Columbine St.

I’ve been writing a bit about art in the last few issues of Open Letters Monthly. Last month it was my very special relationship to John Singer Sargent, this month, the glam and decay of John Bonath’s Strange Beauties at the Denver Museum of Nature and Science:

In order to reach A Strange Beauty, which is entirely worth a visit to the mountain west, you’ll cross the museum’s T-Rex-occupied entryway and take a right through the Space Odyssey rooms (spinning projections of the earth, Is There Water on Mars?, children jumping and pointing and squealing) until you emerge on the West Side. The room, the gallery, is three stories high with glass walls displaying the finest view in Denver: City Park Pond, backgrounded by the steel and glass towers of downtown, themselves backgrounded by the gold foothills and the white-topped Rockies.

At a distance, the images on floor one resemble their photographs (like the photographs accompanying this article), but as you get closer, the illusion of verisimilitude breaks down, and their painterly qualities become apparent. These are, in fact, paintings. They’re single objects: gold nuggets, skulls, a bat, tagged birds, ammonites, set against black backgrounds that seem to let them float in space, anchorless. This makes them more solid, more tangible. Further inspection reveals other alterations to enhance their contours—pointillist colors invisible at a distance cause the objects to swing free of their frames, to pop. A transparent medium mixed with iridescent pigments catches the room light and makes the objects more real still. They’re splendidly alive, far more than their originals, some of which are present under glass, and look, in comparison, strikingly dead.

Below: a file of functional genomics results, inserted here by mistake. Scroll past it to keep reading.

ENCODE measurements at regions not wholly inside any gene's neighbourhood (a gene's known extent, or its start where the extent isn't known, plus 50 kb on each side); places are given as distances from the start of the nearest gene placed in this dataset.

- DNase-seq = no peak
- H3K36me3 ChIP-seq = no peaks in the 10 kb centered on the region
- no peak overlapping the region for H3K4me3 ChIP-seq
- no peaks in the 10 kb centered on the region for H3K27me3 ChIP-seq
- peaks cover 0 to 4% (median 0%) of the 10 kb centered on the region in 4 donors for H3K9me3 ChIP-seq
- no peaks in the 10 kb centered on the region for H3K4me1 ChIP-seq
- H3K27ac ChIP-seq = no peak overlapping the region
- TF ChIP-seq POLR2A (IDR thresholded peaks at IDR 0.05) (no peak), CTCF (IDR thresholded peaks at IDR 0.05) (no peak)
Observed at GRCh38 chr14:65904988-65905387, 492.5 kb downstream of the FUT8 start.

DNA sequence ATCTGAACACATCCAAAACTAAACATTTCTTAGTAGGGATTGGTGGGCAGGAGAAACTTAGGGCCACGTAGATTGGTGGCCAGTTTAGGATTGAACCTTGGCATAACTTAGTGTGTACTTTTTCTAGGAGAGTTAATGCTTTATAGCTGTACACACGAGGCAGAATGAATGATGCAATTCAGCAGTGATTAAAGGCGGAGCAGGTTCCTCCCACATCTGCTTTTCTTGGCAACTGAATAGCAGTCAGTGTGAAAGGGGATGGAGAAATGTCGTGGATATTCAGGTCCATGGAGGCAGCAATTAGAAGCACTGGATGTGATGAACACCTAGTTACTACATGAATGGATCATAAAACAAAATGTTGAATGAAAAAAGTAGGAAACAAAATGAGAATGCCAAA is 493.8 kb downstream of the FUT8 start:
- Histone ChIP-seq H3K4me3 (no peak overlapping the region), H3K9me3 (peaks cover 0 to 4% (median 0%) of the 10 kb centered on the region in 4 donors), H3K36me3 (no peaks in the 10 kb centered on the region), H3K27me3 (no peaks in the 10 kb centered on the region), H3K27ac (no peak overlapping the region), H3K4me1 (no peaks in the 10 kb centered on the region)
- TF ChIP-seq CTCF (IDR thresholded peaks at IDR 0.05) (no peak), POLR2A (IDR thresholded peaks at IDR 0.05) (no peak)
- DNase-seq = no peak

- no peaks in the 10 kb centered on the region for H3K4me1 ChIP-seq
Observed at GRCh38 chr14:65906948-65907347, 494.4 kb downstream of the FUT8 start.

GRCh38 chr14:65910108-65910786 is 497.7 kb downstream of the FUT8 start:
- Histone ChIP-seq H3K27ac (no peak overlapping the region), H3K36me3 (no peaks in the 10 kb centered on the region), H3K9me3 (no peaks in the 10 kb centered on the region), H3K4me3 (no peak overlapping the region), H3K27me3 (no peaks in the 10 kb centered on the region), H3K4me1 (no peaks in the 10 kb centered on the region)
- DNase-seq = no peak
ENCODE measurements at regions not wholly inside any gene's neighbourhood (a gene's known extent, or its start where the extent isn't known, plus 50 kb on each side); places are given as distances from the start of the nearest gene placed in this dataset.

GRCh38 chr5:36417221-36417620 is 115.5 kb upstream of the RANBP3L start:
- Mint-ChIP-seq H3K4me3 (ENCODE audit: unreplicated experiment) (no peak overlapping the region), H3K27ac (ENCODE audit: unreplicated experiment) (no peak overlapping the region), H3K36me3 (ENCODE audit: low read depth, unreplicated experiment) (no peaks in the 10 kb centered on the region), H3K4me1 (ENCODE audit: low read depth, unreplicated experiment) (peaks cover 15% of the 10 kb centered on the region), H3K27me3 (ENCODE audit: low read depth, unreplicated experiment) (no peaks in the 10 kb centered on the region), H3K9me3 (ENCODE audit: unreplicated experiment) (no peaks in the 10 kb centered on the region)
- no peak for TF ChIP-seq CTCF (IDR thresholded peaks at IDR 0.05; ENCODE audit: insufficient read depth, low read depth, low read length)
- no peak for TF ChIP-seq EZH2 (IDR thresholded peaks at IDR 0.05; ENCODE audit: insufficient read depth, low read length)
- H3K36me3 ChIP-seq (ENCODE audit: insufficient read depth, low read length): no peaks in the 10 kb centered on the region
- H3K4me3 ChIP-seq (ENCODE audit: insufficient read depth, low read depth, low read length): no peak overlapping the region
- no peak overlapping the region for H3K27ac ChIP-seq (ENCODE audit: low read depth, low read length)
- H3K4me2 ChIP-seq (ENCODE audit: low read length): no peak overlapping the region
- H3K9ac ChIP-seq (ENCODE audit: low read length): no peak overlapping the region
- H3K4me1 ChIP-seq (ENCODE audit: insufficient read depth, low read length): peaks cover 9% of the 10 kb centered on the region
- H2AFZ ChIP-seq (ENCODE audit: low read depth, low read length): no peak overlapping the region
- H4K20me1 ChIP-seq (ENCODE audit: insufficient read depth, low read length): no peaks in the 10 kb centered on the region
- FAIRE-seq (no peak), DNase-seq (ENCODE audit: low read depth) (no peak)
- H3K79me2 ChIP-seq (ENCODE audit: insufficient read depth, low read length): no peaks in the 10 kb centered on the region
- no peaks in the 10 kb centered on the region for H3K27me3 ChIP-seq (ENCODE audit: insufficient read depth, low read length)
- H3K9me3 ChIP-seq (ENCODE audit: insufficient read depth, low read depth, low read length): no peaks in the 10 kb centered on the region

Speaking of those white-topped Rockies, they’re my new friends in life. In case you’ve not heard I’ve moved west. Elisa and I drove out here just over two months ago in a straight line from Boston. On the afternoon we arrived in Boulder in time to catch my friend Katie’s sculpture opening (electronic ligaments in milky plasticine, hung translucently along the gallery’s windows) and saw a double rainbow in the fuzzy mist of the sky, plains side. It has been an adventure since. We’ve been up in the mountains a few times (the red clay looks purple with the sun going down) and we’ve made some intriguing new friends and picked up where we left off with some old ones.

I’m not used to moving and very much unused to the way it clears your mind — ten thousand things that seemed so breathlessly important in Boston aren’t important at all out here; they’ve just fallen away and disappeared. I’m spending at least half of my time in mind of my new classes — Blake, Baudelaire, Tolstoy, and how do you write a persuasive essay after all? Funny enough, I wake up early now, up before Elisa half the time, which never happened in Boston, even once. Like everyone always said, it’s cold in the morning and sunny in the afternoons. I’ve been listening to Brian Eno (Tracks and Traces) and of course I picked up the new Tom Waits. Humming “Back in the Crowd”:

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